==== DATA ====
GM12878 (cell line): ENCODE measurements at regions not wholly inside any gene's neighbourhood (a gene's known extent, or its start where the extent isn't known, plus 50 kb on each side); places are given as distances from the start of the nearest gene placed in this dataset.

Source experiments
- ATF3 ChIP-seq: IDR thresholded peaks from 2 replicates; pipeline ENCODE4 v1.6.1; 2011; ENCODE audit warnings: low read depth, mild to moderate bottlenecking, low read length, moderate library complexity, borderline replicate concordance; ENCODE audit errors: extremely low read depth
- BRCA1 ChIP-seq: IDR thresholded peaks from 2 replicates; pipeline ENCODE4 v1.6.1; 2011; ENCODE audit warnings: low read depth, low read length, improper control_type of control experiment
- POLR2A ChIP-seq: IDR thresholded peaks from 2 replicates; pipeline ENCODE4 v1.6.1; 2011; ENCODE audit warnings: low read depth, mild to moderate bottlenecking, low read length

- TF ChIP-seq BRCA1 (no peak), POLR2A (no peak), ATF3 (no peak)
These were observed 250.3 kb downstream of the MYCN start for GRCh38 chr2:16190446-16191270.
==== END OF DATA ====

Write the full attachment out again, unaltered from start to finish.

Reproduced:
GM12878 (cell line): ENCODE measurements at regions not wholly inside any gene's neighbourhood (a gene's known extent, or its start where the extent isn't known, plus 50 kb on each side); places are given as distances from the start of the nearest gene placed in this dataset.

Source experiments
- ATF3 ChIP-seq: IDR thresholded peaks from 2 replicates; pipeline ENCODE4 v1.6.1; 2011; ENCODE audit warnings: low read depth, mild to moderate bottlenecking, low read length, moderate library complexity, borderline replicate concordance; ENCODE audit errors: extremely low read depth
- BRCA1 ChIP-seq: IDR thresholded peaks from 2 replicates; pipeline ENCODE4 v1.6.1; 2011; ENCODE audit warnings: low read depth, low read length, improper control_type of control experiment
- POLR2A ChIP-seq: IDR thresholded peaks from 2 replicates; pipeline ENCODE4 v1.6.1; 2011; ENCODE audit warnings: low read depth, mild to moderate bottlenecking, low read length

- TF ChIP-seq BRCA1 (no peak), POLR2A (no peak), ATF3 (no peak)
These were observed 250.3 kb downstream of the MYCN start for GRCh38 chr2:16190446-16191270.